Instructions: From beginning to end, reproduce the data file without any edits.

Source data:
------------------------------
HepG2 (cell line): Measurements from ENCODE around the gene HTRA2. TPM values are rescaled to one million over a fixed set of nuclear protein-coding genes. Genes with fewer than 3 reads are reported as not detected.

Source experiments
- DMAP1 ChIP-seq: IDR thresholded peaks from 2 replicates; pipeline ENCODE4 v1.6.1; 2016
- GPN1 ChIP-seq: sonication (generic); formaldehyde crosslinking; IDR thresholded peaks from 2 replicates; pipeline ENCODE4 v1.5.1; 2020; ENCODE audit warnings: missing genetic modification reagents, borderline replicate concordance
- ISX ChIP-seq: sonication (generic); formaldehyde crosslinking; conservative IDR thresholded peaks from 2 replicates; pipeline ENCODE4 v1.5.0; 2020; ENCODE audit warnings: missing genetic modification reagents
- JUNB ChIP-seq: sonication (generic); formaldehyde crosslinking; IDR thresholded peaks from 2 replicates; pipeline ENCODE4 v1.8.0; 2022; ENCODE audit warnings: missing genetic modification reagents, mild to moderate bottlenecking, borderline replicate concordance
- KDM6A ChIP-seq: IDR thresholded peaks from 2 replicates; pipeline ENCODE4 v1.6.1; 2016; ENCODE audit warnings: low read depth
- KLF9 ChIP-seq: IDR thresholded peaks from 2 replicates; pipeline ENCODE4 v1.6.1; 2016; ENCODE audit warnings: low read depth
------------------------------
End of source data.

HepG2 (cell line): Measurements from ENCODE around the gene HTRA2. TPM values are rescaled to one million over a fixed set of nuclear protein-coding genes. Genes with fewer than 3 reads are reported as not detected.

Source experiments
- DMAP1 ChIP-seq: IDR thresholded peaks from 2 replicates; pipeline ENCODE4 v1.6.1; 2016
- GPN1 ChIP-seq: sonication (generic); formaldehyde crosslinking; IDR thresholded peaks from 2 replicates; pipeline ENCODE4 v1.5.1; 2020; ENCODE audit warnings: missing genetic modification reagents, borderline replicate concordance
- ISX ChIP-seq: sonication (generic); formaldehyde crosslinking; conservative IDR thresholded peaks from 2 replicates; pipeline ENCODE4 v1.5.0; 2020; ENCODE audit warnings: missing genetic modification reagents
- JUNB ChIP-seq: sonication (generic); formaldehyde crosslinking; IDR thresholded peaks from 2 replicates; pipeline ENCODE4 v1.8.0; 2022; ENCODE audit warnings: missing genetic modification reagents, mild to moderate bottlenecking, borderline replicate concordance
- KDM6A ChIP-seq: IDR thresholded peaks from 2 replicates; pipeline ENCODE4 v1.6.1; 2016; ENCODE audit warnings: low read depth
- KLF9 ChIP-seq: IDR thresholded peaks from 2 replicates; pipeline ENCODE4 v1.6.1; 2016; ENCODE audit warnings: low read depth